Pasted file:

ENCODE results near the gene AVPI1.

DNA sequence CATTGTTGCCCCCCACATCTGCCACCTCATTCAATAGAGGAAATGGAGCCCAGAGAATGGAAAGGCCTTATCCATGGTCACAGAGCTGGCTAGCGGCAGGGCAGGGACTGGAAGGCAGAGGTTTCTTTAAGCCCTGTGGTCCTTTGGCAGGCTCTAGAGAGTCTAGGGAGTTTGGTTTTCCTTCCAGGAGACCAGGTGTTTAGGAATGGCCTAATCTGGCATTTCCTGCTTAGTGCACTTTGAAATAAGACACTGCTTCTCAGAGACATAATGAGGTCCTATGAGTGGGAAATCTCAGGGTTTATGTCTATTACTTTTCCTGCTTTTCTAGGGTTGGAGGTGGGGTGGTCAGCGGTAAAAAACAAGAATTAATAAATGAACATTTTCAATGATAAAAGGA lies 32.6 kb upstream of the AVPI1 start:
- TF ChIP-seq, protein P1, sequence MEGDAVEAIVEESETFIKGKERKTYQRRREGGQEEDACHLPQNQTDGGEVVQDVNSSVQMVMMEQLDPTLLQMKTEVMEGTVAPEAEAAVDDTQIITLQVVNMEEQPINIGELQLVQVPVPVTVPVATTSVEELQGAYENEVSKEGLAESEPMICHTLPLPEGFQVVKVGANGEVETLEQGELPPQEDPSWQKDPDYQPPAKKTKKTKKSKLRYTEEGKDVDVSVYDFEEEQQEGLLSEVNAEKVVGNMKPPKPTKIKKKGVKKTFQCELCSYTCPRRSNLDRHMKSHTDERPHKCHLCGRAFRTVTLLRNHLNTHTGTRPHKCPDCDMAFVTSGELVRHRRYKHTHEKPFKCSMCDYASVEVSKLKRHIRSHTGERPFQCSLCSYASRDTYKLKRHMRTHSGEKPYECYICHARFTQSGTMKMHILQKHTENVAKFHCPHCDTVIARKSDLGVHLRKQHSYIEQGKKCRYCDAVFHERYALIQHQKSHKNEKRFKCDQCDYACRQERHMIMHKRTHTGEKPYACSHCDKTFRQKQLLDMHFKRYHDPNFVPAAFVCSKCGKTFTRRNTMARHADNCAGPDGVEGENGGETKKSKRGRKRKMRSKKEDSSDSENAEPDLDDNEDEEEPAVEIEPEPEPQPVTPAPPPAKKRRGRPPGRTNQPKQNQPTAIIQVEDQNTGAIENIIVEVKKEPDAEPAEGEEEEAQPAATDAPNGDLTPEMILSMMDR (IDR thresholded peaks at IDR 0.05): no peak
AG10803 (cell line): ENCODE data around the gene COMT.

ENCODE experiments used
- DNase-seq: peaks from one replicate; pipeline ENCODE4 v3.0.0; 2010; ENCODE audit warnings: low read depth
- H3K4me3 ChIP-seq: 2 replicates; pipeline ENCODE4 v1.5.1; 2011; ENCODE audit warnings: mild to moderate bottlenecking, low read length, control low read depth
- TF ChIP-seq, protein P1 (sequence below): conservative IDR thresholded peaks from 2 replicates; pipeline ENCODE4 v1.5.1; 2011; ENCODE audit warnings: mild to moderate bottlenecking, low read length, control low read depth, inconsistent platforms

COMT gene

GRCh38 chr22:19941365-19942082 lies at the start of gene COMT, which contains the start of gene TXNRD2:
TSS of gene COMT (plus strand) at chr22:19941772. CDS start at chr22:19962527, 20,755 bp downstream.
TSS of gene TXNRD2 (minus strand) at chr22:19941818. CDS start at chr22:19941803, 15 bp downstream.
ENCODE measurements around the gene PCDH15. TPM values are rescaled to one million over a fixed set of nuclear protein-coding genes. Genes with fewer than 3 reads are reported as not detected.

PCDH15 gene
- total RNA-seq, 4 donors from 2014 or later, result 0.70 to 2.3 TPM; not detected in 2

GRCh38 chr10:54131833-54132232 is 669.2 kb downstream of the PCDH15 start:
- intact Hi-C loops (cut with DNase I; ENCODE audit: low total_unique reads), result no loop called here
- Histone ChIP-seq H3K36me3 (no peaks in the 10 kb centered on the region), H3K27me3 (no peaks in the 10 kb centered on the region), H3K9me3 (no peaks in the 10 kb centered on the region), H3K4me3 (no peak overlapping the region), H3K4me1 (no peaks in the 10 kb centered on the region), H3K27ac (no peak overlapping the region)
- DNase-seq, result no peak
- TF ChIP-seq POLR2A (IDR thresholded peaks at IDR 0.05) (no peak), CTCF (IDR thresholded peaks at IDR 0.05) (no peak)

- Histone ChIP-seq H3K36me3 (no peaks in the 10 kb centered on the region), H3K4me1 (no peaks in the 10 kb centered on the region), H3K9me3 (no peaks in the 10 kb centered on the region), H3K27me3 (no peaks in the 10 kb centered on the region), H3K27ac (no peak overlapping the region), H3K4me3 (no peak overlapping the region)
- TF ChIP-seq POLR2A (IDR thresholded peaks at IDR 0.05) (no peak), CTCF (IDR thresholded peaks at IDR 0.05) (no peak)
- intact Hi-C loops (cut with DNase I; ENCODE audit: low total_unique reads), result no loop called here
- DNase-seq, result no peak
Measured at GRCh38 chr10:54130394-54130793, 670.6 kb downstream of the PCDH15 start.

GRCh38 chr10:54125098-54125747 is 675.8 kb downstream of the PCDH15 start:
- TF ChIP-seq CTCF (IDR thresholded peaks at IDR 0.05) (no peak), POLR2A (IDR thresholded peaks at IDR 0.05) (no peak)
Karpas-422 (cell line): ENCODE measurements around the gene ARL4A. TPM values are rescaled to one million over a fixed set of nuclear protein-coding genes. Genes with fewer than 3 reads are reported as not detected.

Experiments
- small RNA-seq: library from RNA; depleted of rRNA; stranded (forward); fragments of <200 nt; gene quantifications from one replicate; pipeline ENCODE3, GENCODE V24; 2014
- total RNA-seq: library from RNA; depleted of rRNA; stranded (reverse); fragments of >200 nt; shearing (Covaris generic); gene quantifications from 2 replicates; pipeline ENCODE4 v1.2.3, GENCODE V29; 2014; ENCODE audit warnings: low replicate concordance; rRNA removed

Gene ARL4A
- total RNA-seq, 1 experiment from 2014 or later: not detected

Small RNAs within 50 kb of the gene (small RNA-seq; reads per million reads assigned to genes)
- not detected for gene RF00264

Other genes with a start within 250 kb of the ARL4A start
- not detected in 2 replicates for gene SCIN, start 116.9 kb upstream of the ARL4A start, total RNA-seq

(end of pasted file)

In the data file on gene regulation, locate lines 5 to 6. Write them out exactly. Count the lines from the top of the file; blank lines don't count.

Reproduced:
ENCODE experiments used
- DNase-seq: peaks from one replicate; pipeline ENCODE4 v3.0.0; 2010; ENCODE audit warnings: low read depth